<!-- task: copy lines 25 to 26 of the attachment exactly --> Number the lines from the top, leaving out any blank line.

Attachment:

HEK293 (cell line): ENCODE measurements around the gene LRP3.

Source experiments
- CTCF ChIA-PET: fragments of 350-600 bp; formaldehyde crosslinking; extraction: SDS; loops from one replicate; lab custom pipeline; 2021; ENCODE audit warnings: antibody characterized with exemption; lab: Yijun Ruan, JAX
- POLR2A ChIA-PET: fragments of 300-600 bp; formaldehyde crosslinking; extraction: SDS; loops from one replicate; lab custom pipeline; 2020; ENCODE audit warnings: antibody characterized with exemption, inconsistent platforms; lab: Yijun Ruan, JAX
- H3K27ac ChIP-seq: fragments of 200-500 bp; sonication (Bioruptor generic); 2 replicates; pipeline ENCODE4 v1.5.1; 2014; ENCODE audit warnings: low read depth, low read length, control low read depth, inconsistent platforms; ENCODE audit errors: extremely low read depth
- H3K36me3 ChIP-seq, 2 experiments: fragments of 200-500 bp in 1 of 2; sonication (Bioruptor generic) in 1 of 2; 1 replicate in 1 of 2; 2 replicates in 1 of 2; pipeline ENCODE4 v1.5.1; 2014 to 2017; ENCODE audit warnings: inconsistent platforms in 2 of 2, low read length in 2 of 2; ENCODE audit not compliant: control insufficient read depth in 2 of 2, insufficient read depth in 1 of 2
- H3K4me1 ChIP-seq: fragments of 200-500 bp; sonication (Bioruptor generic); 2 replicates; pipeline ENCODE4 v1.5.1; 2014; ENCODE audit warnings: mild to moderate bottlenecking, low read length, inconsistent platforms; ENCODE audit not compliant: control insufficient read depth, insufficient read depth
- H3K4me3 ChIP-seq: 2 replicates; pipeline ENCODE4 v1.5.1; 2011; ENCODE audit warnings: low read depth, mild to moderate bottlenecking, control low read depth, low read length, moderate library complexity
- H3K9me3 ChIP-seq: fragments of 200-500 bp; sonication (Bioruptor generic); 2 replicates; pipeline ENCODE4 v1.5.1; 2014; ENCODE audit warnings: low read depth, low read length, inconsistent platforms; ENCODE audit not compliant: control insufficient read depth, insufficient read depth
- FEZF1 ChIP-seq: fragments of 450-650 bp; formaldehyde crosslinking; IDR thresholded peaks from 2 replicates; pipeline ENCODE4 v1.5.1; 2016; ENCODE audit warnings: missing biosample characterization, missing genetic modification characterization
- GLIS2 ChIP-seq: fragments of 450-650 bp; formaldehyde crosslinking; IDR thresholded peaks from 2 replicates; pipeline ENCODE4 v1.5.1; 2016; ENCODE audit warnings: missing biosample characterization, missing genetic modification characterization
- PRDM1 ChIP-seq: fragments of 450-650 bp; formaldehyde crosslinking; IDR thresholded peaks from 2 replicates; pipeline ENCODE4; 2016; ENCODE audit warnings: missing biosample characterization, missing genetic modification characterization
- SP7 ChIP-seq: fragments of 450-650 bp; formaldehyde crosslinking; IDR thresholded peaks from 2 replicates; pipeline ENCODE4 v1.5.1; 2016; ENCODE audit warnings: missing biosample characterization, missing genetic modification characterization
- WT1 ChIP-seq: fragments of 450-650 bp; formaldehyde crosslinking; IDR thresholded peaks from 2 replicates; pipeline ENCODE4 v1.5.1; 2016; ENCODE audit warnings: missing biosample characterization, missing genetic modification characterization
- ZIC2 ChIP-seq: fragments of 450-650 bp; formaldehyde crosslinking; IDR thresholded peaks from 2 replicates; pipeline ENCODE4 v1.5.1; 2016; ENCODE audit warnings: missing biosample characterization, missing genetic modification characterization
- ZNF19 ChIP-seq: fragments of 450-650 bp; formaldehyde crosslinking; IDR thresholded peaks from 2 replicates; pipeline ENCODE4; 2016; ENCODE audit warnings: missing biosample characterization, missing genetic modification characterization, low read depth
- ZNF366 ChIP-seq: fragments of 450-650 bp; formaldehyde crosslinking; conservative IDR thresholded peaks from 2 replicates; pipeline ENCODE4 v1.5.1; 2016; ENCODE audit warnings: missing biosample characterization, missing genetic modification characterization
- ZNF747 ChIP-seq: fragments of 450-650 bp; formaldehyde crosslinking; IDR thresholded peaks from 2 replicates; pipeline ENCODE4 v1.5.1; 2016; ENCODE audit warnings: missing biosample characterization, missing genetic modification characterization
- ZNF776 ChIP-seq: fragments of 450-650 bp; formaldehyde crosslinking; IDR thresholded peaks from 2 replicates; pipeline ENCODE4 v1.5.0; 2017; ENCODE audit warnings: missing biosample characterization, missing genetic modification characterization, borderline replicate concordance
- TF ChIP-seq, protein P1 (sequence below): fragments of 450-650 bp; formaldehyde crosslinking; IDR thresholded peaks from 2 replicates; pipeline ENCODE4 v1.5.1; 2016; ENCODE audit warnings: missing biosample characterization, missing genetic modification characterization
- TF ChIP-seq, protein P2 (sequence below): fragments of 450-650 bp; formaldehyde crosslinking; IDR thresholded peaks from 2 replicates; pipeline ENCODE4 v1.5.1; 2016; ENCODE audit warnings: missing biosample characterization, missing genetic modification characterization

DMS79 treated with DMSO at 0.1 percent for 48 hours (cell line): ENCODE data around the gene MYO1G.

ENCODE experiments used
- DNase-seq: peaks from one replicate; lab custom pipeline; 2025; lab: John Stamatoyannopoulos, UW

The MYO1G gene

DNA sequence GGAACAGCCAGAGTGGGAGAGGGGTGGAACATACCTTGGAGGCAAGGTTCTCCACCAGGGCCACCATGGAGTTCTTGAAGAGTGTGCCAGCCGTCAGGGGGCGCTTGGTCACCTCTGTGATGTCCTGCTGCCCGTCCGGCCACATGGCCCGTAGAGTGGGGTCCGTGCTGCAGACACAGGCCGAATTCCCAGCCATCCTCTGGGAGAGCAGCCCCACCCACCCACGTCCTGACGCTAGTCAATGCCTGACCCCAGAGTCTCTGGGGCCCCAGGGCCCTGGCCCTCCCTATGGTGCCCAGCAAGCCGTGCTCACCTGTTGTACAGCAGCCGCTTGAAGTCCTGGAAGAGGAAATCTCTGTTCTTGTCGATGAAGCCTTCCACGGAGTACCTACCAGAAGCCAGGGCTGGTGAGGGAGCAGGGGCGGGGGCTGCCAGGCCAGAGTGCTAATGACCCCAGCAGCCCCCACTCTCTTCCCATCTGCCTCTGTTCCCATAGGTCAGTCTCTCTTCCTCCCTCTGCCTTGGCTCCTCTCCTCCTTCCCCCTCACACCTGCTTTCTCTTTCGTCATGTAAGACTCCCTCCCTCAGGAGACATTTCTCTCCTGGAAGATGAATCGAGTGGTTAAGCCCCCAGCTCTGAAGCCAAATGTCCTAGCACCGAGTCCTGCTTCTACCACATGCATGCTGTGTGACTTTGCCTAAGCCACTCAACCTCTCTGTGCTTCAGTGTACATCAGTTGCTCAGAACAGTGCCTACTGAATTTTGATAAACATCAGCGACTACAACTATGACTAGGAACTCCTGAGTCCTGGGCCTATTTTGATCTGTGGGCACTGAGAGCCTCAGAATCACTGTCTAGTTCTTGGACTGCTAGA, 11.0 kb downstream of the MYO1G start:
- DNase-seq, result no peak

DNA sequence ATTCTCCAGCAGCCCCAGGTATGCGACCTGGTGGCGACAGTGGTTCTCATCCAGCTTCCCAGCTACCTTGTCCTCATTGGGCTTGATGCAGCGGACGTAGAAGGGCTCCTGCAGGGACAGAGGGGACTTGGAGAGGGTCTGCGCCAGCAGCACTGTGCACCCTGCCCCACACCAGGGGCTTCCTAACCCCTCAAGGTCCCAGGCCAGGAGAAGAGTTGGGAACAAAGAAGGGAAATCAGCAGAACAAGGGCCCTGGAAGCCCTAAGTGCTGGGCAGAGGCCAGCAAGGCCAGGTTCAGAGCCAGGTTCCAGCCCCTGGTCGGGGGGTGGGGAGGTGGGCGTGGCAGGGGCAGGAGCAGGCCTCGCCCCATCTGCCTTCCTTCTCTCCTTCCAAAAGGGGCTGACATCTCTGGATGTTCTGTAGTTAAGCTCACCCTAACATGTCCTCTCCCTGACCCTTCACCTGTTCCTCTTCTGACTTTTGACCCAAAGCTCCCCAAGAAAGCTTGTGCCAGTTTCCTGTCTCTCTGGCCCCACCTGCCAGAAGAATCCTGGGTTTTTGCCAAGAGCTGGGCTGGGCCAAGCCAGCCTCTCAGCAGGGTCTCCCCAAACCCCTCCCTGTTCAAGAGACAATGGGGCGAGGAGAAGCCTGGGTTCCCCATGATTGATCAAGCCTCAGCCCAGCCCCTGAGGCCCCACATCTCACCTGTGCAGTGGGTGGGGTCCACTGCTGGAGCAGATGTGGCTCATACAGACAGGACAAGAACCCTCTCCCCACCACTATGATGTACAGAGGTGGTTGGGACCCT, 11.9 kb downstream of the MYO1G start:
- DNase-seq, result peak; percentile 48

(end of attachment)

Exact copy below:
The MYO1G gene

DNA sequence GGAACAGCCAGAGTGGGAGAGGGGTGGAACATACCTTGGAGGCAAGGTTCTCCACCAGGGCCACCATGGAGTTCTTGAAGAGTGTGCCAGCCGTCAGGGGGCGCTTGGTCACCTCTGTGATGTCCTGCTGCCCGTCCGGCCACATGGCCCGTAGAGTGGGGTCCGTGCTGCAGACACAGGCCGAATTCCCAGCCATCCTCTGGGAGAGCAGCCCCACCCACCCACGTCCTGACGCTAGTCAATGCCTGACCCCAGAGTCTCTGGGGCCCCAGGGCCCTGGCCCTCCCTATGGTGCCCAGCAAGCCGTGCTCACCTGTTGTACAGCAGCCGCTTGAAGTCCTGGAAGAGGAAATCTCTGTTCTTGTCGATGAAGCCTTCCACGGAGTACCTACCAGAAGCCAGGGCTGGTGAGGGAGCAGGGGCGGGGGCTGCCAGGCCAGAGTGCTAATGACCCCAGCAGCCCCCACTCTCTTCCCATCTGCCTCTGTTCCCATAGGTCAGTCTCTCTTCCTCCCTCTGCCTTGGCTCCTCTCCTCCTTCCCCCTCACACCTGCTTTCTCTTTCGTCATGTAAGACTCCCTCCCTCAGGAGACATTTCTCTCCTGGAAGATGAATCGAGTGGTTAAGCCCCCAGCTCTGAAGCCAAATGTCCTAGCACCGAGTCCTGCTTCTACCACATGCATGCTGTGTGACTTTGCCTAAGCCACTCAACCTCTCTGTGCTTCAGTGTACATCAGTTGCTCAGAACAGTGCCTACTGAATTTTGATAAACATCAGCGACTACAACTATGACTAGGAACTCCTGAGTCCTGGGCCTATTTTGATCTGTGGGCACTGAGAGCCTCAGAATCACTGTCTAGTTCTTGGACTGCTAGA, 11.0 kb downstream of the MYO1G start: